The cathedral owes a huge thank you to the people who organised the weekend – Jocelin Andersen, John Sweet, Natasha Hendersen, Peggy Simpson, Mary Eileen Earl and Sam Keuchguerian – and to all the talented people who performed, particularly Patrick who was omni-present!
Now for two important reminders
- There will be a seminar offered by Elder Aide, a group of professionals experienced in all matters concerning retirement and end of life issues, legal, financial, social, housing and residences, and the new end of life legislation, on October 15 from 10 to 3 in Fulford Hall. There is no charge for this event which is sponsored by the Social Service Society, but registration is required. Call or email the Cathedral office by October 11. For more information speak to Marjorie Sharp.
- Please come to the Special Vestry meeting called by the bishop on October 18 at 6:30 pm in the cathedral for the purpose of electing a search committee.
And thinking beyond ourselves to the wider church I highly recommend this link to the monthly newsletter put out by the General Synod of the Anglican Church of Canada. When on the site you can also sign up to receive email alerts
This month’s edition has an urgent plea for our prayers for Aleppo from the Primate, Fred Hiltz.
Amidst the chaos and destruction of the ongoing Syrian Civil War, hundreds of people in the city of Aleppo have been killed in the relentless bombing of public buildings, including hospitals and entire neighbourhoods. In an appeal to Anglicans, Archbishop Fred Hiltz, Primate of the Anglican Church of Canada, calls the church to prayer for “this ancient and once beautiful city, now besieged and lying in ruins.”
Here are some extracts from his letter, written on September 29, the feast day of St Michael and All Angels. He starts with lines from a letter he received from someone in Aleppo
“I am praying, in fact I am screaming at God to send his holy angels to protect the city. I rail at Him to please intervene”. So read an urgent appeal for prayer for the people of Aleppo, which I received yesterday. How timely as the Church keeps the Feast of St. Michael and All Angels this day. On this day when we think of all those angels of whom we read in the Scriptures- all those who bow down before God in everlasting praise of his glory and then at his bidding come to the aid of those who call upon his mercy and justice, let us pray for the people of Aleppo.Pray that legions of angels come to their protection and aid. Pray for those struggling to provide relief- for they themselves are angels working in the midst of great danger. Pray for those responsible for the horrific crimes against humanity for which this awful war is known and condemned by the United Nations. Pray that by a visitation of angels their hearts be turned. Pray for those who struggle to negotiating peace for this land and its innocent peoples so traumatized by the horrors they have witnessed. Pray for that day when, as the prophet says, “Violence shall no longer be heard in your land, devastation within your borders. You shall call your walls Salvation and your gates Praise”. (Isaiah 60:18)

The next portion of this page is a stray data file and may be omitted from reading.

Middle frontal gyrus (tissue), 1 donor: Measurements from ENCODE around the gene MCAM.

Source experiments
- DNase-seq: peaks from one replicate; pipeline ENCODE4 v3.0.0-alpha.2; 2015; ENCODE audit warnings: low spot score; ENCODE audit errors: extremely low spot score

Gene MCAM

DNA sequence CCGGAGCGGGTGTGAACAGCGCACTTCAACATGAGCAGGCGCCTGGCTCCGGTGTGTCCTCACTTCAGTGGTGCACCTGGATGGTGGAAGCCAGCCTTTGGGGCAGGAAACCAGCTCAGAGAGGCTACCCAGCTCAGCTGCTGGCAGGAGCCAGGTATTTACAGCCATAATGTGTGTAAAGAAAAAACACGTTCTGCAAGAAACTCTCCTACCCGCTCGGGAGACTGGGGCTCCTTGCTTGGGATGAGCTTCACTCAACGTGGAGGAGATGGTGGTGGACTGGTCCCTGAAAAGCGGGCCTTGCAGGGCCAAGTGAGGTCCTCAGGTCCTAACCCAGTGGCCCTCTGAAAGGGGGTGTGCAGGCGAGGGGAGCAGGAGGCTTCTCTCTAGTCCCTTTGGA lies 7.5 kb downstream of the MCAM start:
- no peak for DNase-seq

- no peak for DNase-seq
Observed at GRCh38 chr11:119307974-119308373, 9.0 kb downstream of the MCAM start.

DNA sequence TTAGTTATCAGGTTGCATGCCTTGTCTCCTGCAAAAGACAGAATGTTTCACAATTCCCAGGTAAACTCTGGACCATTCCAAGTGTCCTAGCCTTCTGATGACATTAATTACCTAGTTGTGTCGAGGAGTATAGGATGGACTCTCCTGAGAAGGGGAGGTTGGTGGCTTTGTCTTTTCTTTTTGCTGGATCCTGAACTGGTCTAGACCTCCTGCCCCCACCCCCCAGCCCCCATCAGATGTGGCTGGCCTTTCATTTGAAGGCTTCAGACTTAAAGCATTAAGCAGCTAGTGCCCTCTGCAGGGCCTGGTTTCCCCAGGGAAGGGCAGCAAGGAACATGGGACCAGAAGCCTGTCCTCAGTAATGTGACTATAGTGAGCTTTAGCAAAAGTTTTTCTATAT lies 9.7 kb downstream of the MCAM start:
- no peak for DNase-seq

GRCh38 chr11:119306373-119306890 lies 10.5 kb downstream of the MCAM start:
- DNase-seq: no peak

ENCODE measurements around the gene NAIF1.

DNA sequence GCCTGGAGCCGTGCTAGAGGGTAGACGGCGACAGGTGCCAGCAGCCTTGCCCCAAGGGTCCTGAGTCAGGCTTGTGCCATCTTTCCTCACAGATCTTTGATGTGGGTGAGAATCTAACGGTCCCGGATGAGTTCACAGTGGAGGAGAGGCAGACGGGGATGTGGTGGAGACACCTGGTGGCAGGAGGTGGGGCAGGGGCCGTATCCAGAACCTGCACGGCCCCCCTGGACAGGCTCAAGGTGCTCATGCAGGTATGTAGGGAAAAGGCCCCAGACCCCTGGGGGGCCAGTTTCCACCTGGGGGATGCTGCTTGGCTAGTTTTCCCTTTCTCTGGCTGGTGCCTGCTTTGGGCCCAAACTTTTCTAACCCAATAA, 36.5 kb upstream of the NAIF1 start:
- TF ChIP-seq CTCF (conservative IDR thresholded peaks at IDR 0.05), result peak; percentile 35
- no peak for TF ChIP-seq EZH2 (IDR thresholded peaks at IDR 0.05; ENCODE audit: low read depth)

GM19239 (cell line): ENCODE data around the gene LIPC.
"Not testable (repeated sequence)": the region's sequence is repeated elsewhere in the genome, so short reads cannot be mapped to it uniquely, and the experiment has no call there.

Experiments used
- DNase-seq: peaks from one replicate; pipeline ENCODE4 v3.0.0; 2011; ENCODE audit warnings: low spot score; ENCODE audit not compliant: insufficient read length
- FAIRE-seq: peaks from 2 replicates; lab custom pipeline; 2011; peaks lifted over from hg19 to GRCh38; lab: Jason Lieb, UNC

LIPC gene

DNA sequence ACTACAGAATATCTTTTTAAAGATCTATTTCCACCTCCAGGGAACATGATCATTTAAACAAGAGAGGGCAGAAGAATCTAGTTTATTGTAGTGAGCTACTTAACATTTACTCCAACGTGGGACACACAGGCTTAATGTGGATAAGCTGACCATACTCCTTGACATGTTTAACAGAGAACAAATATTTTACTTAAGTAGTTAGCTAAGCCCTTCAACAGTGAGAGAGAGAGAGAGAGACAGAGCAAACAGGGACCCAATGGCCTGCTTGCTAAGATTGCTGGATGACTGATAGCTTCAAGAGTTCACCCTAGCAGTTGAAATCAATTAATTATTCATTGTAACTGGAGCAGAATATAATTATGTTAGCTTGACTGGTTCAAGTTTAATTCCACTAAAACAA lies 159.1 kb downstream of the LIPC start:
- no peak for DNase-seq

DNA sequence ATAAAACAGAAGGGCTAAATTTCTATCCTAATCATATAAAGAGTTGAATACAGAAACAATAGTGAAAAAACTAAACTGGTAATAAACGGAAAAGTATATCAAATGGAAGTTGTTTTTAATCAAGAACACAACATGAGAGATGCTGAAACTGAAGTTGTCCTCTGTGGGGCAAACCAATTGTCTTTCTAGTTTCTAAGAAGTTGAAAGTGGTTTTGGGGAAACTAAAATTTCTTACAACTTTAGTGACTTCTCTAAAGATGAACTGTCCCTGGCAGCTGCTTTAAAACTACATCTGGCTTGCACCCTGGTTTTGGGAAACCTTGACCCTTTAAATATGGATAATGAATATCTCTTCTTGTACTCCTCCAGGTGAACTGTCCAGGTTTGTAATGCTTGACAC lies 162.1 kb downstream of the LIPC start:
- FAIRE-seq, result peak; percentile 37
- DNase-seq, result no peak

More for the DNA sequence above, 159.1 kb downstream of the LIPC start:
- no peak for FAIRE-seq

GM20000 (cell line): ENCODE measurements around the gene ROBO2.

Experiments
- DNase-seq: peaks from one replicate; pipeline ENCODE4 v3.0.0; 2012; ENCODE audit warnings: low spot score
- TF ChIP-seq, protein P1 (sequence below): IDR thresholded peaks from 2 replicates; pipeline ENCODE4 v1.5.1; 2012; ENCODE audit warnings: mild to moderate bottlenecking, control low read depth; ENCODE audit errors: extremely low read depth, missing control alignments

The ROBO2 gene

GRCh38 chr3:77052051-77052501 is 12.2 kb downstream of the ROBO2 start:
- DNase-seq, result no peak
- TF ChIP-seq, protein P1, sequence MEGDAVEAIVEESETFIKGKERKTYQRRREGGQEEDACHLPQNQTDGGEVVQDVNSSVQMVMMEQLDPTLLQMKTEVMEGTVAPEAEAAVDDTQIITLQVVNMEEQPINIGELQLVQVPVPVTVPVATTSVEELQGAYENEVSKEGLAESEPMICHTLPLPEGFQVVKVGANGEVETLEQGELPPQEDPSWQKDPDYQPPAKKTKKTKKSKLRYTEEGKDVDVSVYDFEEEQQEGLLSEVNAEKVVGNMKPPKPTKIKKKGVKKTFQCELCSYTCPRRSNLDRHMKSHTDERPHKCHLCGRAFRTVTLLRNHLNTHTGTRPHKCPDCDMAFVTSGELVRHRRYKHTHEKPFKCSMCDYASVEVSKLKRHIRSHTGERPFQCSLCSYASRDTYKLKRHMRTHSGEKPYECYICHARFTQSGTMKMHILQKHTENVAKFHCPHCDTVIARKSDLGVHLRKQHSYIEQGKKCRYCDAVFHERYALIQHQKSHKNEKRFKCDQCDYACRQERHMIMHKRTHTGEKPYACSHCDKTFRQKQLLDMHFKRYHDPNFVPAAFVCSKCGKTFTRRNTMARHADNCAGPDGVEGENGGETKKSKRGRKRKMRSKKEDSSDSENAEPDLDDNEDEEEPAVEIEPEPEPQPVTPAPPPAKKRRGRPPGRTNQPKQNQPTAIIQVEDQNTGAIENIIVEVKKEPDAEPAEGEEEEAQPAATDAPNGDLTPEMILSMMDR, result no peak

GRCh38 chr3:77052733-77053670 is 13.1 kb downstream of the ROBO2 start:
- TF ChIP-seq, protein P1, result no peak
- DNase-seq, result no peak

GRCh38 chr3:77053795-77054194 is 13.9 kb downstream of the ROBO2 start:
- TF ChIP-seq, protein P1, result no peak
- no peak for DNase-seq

You can read the complete letter by going to the link above. Let us join the Anglican community in prayers for peace.